• Drink plenty of water: A reasonable amount is about 8 glasses (64 ounces) per day. It is especially important to stay hydrated when consuming more fiber.
  • Take probiotics: Probiotics may help restore the natural balance of bacteria in the gut. Although some yogurts and drinks can also provide probiotics, these beneficial bacteria are in capsule form.
  • Try magnesium: Magnesium hydroxide often treats constipation. It is safe for most people, although doctors do not recommend it for people with renal insufficiency.
  • Lifestyle changes: This may include stopping smoking, type, and level of exercise, and anxiety management to help control a person’s bowel movements.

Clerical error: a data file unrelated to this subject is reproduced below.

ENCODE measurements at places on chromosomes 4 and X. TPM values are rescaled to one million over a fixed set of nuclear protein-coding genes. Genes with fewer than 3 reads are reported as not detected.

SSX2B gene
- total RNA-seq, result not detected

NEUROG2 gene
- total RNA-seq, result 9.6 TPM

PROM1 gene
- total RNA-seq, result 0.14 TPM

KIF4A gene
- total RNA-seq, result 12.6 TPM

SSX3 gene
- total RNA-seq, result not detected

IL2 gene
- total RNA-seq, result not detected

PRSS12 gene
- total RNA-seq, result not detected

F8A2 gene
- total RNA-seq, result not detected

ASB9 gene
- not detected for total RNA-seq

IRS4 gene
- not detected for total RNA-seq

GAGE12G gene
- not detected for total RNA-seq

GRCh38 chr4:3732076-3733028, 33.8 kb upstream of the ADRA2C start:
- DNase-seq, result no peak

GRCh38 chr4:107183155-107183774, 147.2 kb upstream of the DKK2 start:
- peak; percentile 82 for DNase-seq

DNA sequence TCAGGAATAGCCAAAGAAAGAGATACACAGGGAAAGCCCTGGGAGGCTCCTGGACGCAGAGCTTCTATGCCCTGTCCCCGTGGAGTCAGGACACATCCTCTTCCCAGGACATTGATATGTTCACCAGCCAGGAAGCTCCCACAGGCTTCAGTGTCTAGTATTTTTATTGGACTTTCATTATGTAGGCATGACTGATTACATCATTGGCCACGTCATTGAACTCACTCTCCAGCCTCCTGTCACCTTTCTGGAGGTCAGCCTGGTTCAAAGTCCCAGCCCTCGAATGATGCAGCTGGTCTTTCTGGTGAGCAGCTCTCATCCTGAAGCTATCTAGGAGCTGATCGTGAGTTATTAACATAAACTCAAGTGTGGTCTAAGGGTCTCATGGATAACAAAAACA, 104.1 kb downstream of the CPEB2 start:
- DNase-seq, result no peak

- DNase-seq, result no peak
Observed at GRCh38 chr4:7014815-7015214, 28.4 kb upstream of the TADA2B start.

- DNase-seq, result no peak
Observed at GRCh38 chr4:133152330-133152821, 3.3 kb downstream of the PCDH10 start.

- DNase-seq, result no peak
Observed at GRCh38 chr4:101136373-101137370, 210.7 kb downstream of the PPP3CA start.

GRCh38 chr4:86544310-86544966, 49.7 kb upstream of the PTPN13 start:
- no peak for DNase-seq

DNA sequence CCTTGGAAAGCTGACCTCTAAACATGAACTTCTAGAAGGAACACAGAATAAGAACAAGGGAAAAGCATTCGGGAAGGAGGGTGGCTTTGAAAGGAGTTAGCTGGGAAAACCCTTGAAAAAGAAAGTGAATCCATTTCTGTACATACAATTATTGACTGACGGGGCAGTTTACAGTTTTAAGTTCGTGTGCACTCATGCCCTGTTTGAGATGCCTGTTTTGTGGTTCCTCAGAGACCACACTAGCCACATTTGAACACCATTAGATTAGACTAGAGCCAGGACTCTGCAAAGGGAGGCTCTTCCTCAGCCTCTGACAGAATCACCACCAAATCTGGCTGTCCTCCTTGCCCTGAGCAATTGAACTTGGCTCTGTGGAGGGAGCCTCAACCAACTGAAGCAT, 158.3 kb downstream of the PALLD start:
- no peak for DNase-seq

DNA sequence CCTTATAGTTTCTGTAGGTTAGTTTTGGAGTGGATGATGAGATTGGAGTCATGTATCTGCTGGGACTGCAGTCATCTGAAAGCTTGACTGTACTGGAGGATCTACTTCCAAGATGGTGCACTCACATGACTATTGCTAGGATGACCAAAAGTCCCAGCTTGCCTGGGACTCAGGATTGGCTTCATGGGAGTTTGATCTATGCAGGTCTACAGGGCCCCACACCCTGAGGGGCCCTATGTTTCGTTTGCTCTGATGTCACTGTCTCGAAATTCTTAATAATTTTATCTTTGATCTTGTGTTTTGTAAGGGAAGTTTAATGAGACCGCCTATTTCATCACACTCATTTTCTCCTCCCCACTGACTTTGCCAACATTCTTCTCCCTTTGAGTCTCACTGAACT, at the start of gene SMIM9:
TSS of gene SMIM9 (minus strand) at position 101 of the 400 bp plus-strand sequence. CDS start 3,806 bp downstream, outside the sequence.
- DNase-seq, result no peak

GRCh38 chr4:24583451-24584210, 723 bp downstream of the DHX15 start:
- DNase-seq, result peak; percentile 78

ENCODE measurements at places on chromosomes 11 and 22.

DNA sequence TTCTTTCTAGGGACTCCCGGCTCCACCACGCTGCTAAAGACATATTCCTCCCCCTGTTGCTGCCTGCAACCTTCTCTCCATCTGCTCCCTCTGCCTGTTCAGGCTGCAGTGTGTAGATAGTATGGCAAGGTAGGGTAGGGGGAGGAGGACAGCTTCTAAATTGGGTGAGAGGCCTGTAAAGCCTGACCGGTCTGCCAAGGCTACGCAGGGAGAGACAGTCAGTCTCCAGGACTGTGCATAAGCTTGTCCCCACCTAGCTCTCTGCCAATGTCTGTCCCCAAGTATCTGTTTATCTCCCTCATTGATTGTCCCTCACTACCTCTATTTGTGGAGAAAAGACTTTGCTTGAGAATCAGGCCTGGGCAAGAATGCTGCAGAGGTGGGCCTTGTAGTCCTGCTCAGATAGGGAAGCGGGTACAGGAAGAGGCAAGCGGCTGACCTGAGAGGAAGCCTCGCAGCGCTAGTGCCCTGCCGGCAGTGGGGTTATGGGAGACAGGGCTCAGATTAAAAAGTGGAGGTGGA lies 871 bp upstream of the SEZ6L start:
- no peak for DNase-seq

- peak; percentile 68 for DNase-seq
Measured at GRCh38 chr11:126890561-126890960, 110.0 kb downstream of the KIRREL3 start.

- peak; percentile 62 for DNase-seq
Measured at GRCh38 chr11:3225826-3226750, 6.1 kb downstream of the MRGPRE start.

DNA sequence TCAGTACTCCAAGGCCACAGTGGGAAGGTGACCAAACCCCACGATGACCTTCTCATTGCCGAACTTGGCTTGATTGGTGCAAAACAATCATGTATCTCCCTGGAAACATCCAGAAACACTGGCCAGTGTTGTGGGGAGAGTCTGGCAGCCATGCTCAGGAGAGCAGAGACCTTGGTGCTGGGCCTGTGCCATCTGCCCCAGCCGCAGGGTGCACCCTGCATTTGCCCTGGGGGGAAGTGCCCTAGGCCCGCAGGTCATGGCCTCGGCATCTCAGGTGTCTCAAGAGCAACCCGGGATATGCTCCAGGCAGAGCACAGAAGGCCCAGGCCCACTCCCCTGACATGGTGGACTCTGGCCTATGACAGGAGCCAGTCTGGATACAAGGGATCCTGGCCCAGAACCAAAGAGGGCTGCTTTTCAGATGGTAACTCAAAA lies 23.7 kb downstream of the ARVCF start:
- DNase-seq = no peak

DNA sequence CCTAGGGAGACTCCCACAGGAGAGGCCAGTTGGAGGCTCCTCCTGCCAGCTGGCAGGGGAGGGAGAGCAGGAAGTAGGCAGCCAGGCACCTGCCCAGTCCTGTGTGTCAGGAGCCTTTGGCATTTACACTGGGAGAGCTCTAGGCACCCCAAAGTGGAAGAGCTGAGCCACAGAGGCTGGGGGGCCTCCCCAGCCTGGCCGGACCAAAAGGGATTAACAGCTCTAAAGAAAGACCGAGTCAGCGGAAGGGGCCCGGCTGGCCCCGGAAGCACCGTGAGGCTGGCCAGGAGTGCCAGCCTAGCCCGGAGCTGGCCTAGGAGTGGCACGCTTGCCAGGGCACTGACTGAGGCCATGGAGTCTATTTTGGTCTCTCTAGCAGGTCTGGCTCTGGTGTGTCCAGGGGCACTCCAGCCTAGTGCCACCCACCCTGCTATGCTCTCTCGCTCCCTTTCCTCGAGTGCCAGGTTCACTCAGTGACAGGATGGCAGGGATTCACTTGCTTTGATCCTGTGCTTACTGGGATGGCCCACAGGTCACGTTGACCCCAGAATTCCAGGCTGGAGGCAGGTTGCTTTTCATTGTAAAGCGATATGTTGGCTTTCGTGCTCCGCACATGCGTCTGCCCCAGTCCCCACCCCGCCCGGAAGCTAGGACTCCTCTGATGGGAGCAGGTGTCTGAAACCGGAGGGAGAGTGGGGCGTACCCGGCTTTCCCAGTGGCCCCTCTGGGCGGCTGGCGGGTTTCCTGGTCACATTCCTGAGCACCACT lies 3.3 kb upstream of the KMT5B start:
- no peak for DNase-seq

A well-functioning digestive system is essential for health and well-being. It also suggests that a person is eating a balanced diet.

Poop abnormalities that persist can lead to complications. For example, ongoing diarrhea can result in nutritional deficiencies or, in severe cases, malnutrition, while constipation can cause bowel obstructions.

A person’s poop tends to be brown, soft to firm in texture, and easy to pass. If someone experiences changes in poop, they should monitor the changes and consult a doctor if the issue does not resolve within 2 weeks.

To encourage bowel function, a person should eat a fiber-rich diet, exercise regularly, reduce stress, and drink lots of water to stay hydrated.